The small corner of Instagram dedicated to temporary wallpaper is uncommonly magical

The small corner of Instagram dedicated to temporary wallpaper is uncommonly magical

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This post is part of Hard Refresh, a soothing weekly column where we try to cleanse your brain of whatever terrible thing you just witnessed on Twitter.


When I was in middle school I begged my mom to let me redecorate my room. I wanted light blue walls, realistic-looking clouds painted on the ceiling, and adhesive glow-in-the-dark star decals scattered around so that when I went to sleep at night it would feel like I was looking up at the sky.

My design plans were admittedly a bit ambitious —  I only ended up with the blue walls. But I did have a formative conversation with my mom about wallpaper along the way. Read more…

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Facebook stored passwords in plain text for hundreds of millions of users

Facebook stored passwords in plain text for hundreds of millions of users

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Hundreds of millions of Facebook users’ passwords were stored in plain text, completely searchable by Facebook employees for years.

Some users had their passwords stored in plain text as early as 2012, according to a senior Facebook source who spoke to KrebsOnSecurity. The source, speaking on condition of anonymity, says that somewhere between 200 million and 600 million Facebook users were affected. More than 20,000 Facebook employees would have had access to these plain text passwords.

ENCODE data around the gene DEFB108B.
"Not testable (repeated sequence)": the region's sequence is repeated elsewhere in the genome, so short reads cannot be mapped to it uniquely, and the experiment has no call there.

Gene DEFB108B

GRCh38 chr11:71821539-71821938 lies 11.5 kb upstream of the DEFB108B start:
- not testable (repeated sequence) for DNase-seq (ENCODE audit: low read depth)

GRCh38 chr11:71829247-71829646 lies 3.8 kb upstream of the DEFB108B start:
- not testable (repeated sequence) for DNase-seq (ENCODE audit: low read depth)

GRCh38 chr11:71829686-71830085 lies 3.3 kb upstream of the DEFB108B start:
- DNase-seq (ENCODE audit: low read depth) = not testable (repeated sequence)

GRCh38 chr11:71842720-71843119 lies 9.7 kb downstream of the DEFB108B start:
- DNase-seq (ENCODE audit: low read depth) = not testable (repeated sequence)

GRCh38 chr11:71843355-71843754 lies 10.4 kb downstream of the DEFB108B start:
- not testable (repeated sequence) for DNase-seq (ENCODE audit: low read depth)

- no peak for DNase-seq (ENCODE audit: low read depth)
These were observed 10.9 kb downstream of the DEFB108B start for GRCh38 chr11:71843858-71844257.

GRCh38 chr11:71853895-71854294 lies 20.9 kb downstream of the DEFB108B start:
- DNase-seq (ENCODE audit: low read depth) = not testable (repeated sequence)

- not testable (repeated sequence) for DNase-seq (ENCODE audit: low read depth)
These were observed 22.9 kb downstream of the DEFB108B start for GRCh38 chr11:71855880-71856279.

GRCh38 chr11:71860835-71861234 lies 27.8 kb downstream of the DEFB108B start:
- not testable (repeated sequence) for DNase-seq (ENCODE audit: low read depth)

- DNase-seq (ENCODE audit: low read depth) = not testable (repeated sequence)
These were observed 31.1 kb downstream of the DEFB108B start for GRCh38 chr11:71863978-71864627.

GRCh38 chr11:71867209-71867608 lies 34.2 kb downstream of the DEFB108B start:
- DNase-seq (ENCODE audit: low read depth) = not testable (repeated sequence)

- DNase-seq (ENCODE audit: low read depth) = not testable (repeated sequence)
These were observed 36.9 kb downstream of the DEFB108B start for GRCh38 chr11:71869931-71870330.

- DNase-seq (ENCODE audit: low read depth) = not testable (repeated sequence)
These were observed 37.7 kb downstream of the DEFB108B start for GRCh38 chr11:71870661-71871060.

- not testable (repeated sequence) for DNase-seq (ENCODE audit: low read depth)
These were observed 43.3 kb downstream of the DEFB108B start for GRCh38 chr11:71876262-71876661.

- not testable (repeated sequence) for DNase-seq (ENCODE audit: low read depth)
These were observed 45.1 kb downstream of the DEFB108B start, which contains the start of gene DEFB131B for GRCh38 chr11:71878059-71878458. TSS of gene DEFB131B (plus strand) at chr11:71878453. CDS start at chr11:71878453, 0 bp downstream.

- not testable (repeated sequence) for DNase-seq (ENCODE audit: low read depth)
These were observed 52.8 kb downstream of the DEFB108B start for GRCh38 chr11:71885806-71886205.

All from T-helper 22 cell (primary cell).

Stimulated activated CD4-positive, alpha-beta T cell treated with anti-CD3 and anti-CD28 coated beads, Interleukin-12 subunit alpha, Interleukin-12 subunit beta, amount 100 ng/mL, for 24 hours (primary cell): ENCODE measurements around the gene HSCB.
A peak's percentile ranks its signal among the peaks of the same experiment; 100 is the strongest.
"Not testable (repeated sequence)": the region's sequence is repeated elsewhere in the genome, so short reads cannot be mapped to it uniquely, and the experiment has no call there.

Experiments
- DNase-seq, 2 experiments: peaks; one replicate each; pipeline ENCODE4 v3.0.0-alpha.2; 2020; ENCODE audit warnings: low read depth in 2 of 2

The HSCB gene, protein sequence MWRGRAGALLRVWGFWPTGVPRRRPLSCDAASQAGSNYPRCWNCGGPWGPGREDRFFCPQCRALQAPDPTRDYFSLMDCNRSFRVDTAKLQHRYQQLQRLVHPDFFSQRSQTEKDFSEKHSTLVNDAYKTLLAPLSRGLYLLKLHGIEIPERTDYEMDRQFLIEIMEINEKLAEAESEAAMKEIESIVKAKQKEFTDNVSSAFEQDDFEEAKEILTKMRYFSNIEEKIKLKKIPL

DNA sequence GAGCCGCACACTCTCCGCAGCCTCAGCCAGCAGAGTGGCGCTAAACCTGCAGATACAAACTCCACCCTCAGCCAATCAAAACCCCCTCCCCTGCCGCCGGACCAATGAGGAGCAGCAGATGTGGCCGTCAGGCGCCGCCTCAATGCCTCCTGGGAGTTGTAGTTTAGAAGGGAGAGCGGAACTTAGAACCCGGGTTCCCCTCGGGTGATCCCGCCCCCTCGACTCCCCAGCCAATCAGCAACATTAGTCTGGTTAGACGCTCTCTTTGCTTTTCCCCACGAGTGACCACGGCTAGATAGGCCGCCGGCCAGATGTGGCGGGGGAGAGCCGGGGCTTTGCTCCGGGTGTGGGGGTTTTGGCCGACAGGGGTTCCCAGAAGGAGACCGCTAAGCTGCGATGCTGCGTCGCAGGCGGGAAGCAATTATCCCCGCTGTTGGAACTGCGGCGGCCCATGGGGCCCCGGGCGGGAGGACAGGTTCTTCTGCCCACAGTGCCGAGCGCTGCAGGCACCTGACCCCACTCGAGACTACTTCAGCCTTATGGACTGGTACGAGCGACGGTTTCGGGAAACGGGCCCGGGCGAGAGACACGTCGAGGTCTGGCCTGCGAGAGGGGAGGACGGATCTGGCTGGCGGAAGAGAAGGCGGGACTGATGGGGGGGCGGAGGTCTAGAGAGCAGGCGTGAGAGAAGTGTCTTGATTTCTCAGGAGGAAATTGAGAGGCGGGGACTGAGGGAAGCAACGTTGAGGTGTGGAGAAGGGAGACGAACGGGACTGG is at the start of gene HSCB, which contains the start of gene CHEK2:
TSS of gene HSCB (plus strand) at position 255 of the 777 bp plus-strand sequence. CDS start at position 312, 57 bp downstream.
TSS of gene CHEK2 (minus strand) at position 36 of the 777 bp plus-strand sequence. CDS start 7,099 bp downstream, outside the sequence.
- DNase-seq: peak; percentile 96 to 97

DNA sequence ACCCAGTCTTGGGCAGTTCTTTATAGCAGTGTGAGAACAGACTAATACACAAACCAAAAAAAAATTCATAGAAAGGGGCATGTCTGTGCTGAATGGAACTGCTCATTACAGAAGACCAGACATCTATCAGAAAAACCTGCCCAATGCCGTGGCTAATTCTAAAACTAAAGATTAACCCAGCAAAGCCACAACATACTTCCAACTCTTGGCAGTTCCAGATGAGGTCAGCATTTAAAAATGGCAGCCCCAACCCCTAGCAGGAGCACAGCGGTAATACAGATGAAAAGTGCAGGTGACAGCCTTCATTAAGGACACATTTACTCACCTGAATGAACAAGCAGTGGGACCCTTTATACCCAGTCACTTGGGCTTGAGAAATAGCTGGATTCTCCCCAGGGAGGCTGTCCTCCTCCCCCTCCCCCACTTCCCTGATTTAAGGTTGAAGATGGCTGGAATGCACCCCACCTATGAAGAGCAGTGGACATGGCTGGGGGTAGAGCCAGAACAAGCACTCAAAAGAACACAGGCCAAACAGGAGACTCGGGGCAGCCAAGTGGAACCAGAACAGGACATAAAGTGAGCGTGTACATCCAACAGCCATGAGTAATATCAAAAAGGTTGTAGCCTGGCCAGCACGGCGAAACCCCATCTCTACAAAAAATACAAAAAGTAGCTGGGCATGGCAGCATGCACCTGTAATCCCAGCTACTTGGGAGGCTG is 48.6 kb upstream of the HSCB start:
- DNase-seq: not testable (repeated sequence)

Shortly after KrebsOnSecurity published its story, Facebook posted its own statement by its vice president of engineering, security and privacy, Pedro Canahuati. He states that the company first discovered the issue during “a routine security review in January.”  Read more…

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Facebook admits it stored ‘hundreds of millions’ of account passwords in plaintext

Facebook admits it stored ‘hundreds of millions’ of account passwords in plaintext

Flip the “days since last Facebook security incident” back to zero. Facebook confirmed Thursday in a blog post, prompted by a report by cybersecurity reporter Brian Krebs, that it stored “hundreds of millions” of account passwords in plaintext for years. The discovery was made in January, said Facebook’s Pedro Canahuati, as part of a routine […]…

Instagram tests letting you rethink your terrible new username

Instagram tests letting you rethink your terrible new username

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Instagram is about to give its users some time to think over that name change.

An automatic username lock feature has been discovered in the latest alpha version of Instagram’s Android application. The change, which is currently in testing, would give the previous owner of an Instagram handle up to 14 days to revert back to their old username after changing it.

Instagram will start locking old usernames for 14 days after changing so the previous owner can revert to it within the grace period

This is the end of username grabber bots 😀 pic.twitter.com/mAAgbDYny2

— Jane Manchun Wong (@wongmjane) March 20, 2019 Read more…

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